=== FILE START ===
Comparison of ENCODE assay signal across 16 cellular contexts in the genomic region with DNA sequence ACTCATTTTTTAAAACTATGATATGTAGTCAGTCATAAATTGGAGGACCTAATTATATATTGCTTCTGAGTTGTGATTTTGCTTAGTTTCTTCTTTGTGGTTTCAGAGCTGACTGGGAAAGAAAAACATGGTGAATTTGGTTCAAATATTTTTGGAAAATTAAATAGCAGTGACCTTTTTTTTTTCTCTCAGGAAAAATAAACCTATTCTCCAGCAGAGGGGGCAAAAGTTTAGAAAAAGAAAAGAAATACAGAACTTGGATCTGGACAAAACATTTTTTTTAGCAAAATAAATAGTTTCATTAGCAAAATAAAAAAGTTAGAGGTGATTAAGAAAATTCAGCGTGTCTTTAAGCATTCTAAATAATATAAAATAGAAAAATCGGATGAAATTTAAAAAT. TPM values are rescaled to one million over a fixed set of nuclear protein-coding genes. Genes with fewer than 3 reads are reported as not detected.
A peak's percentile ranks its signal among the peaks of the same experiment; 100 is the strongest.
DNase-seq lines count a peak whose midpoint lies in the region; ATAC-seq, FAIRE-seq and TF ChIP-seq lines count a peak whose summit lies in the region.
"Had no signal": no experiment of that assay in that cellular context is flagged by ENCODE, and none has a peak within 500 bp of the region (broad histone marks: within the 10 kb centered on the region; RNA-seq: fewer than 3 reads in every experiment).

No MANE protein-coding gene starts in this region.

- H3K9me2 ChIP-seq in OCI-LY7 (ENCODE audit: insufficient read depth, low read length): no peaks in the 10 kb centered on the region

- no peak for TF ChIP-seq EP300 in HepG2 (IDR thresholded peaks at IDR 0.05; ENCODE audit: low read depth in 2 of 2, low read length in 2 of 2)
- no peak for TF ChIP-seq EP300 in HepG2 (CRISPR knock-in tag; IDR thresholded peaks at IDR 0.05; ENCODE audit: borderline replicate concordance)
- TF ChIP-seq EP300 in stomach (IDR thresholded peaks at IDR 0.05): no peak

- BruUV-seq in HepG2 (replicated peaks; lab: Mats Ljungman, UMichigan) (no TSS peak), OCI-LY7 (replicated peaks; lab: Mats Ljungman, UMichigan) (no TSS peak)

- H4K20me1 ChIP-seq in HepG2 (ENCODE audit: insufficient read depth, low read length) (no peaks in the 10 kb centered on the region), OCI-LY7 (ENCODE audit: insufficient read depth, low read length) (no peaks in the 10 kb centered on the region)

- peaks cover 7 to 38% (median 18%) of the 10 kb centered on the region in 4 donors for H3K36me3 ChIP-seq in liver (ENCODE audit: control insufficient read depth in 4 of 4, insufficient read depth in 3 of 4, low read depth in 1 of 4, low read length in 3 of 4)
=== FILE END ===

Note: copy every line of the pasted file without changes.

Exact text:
Comparison of ENCODE assay signal across 16 cellular contexts in the genomic region with DNA sequence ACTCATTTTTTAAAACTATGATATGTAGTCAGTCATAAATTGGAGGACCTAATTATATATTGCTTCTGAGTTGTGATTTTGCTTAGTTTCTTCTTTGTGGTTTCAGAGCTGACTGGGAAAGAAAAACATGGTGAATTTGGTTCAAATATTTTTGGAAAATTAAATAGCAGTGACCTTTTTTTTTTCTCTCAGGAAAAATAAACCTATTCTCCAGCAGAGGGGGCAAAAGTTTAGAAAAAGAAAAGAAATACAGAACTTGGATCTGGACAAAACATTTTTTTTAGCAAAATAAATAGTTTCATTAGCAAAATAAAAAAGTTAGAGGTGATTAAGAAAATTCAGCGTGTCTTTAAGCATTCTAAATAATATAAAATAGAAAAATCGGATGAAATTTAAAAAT. TPM values are rescaled to one million over a fixed set of nuclear protein-coding genes. Genes with fewer than 3 reads are reported as not detected.
A peak's percentile ranks its signal among the peaks of the same experiment; 100 is the strongest.
DNase-seq lines count a peak whose midpoint lies in the region; ATAC-seq, FAIRE-seq and TF ChIP-seq lines count a peak whose summit lies in the region.
"Had no signal": no experiment of that assay in that cellular context is flagged by ENCODE, and none has a peak within 500 bp of the region (broad histone marks: within the 10 kb centered on the region; RNA-seq: fewer than 3 reads in every experiment).

No MANE protein-coding gene starts in this region.

- H3K9me2 ChIP-seq in OCI-LY7 (ENCODE audit: insufficient read depth, low read length): no peaks in the 10 kb centered on the region

- no peak for TF ChIP-seq EP300 in HepG2 (IDR thresholded peaks at IDR 0.05; ENCODE audit: low read depth in 2 of 2, low read length in 2 of 2)
- no peak for TF ChIP-seq EP300 in HepG2 (CRISPR knock-in tag; IDR thresholded peaks at IDR 0.05; ENCODE audit: borderline replicate concordance)
- TF ChIP-seq EP300 in stomach (IDR thresholded peaks at IDR 0.05): no peak

- BruUV-seq in HepG2 (replicated peaks; lab: Mats Ljungman, UMichigan) (no TSS peak), OCI-LY7 (replicated peaks; lab: Mats Ljungman, UMichigan) (no TSS peak)

- H4K20me1 ChIP-seq in HepG2 (ENCODE audit: insufficient read depth, low read length) (no peaks in the 10 kb centered on the region), OCI-LY7 (ENCODE audit: insufficient read depth, low read length) (no peaks in the 10 kb centered on the region)

- peaks cover 7 to 38% (median 18%) of the 10 kb centered on the region in 4 donors for H3K36me3 ChIP-seq in liver (ENCODE audit: control insufficient read depth in 4 of 4, insufficient read depth in 3 of 4, low read depth in 1 of 4, low read length in 3 of 4)